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  1. #1
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    B/F is DETERMINED to get a department store bike with shocks!!

    Ok, I understand now that a department store bike with shocks is a bad idea, and that a department store bike is not a good idea in general.. But my b/f is convinced that he can't live without shocks, and that the dep. store bikes are fine. He had a Huffy for a long time--it put up with a lot of abuse and apparently took it well. It had shocks, was $100, and came from K-Mart. He claims that the shocks make a very big difference in his riding experience. But I have been told here that unless I am willing to pay several hundred for a serious off-roading bike, shocks are useless?? Why is this (if they are useless, then why does b/f feel such a huge improvement on a bike with shocks, even one that is under $100??), and how can I explain in a convincing way to my b/f that he is better off saving up for a shock-less hybrid from a LBS? He has had only one dep. store bike, his only bike, he loved it, and he is convinced that all dep. store bikes will be just as worthy. I am sure some are, but I don't want to risk it (even though my own dep. store bike DID handle very well considering what I did to it).

  2. #2
    Mooninite shakeNbake's Avatar
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    Most of the time it's just placebo. You have no idea how many people are surprised that I paid $600 for a road bike when it "doesn't come with shockbreakers".

    Take him on a longer (10+ miles) ride with the Huffy and then again with a hybrid(or a road bike). Hopefully he would be able to tell the difference.

    Some LBS will have loaner bikes for around $25.

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    Senior Member Eddie Loves You's Avatar
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    I'm not sure many people here will say this, but the department store bikes are much better than they used to be; even passable. If the bike he wants fits him and he feels comfortable, let him save a couple of hundred bucks. Of course it won't be as good as an entry level LBS bike, but it will get him around. If the cheap components freeze up or something, you'll just be able to say "told ya so!"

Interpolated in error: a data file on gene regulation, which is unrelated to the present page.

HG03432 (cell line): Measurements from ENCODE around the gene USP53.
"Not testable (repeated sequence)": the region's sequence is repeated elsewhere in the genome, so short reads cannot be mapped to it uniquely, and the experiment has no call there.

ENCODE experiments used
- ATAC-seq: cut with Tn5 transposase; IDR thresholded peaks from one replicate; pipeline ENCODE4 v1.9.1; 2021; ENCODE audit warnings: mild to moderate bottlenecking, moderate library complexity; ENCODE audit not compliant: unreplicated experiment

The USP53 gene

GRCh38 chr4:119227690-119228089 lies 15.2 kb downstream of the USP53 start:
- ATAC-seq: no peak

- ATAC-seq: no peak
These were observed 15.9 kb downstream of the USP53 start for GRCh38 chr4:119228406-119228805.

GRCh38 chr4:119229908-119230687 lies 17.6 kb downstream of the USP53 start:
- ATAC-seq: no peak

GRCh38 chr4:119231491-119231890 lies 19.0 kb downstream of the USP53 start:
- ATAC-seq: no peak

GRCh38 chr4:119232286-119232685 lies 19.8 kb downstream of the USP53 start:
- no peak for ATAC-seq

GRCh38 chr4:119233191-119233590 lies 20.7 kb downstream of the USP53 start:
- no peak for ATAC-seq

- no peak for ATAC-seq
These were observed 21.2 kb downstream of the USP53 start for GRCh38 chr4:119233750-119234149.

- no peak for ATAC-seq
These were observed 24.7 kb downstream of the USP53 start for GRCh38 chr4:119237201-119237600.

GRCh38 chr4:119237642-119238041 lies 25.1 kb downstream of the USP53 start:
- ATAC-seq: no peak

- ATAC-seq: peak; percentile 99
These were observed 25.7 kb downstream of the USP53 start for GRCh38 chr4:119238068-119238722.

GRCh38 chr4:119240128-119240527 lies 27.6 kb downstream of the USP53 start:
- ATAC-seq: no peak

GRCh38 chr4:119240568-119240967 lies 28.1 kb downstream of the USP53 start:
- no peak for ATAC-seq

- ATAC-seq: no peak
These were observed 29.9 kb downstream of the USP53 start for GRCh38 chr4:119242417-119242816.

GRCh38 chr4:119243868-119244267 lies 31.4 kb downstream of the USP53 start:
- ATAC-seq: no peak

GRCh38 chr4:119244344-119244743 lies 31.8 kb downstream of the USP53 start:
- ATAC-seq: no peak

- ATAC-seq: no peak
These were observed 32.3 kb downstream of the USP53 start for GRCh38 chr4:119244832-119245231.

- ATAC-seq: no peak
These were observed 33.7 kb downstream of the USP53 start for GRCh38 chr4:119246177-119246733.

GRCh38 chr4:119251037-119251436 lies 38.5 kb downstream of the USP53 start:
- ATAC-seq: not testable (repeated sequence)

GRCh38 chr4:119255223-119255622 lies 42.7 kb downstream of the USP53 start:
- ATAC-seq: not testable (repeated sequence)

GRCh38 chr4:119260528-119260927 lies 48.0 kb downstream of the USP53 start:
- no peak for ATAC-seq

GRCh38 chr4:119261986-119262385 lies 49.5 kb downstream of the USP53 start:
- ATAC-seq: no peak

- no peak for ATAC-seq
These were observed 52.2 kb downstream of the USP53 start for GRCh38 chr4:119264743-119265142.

Millions of people around the world ride bikes that are extremely old and in terrible condition EVERY DAY as their only mode of transportation.
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  4. #4
    Senior Member Retro Grouch's Avatar
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    It's hard to explain "quality" to somebody who is fixated on "features". If he has something in his life that he's passonate about like golf or stereo equipment or cars, try to make the analogy.

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    Quote Originally Posted by Seijun
    Ok, I understand now that a department store bike with shocks is a bad idea, and that a department store bike is not a good idea in general.. But my b/f is convinced that he can't live without shocks, and that the dep. store bikes are fine. ...
    There's two matters here: suspension bikes, and dept-store bikes.

    Firstly--suspension is wonderful, as long as you're willing to accept the minor weight increase and the potential efficiency problems it may include (depending on the exact design). For a casual rider, those drawbacks are nearly meaningless, while the suspension can be felt over every bump they hit. The last upright bike I could stand to ride before going to recumbents was a full-suspension MTB, and the reason it was more comfortable was the suspension. If you test-ride a bike with suspension and like it better than one without, then get the suspension. This all is supposed to be fun, and it's difficult to have fun when you're in physical pain.

    But then of course--most of the self-appointed "experts" who insist you don't need suspension, are also people who don't know jack squat about recumbents either--which tend to be vastly more comfortable than any upright bike. I'd own a recumbent with suspension if I could easily afford it, but the fact is, on the recumbent bikes I have, I don't feel like I need it.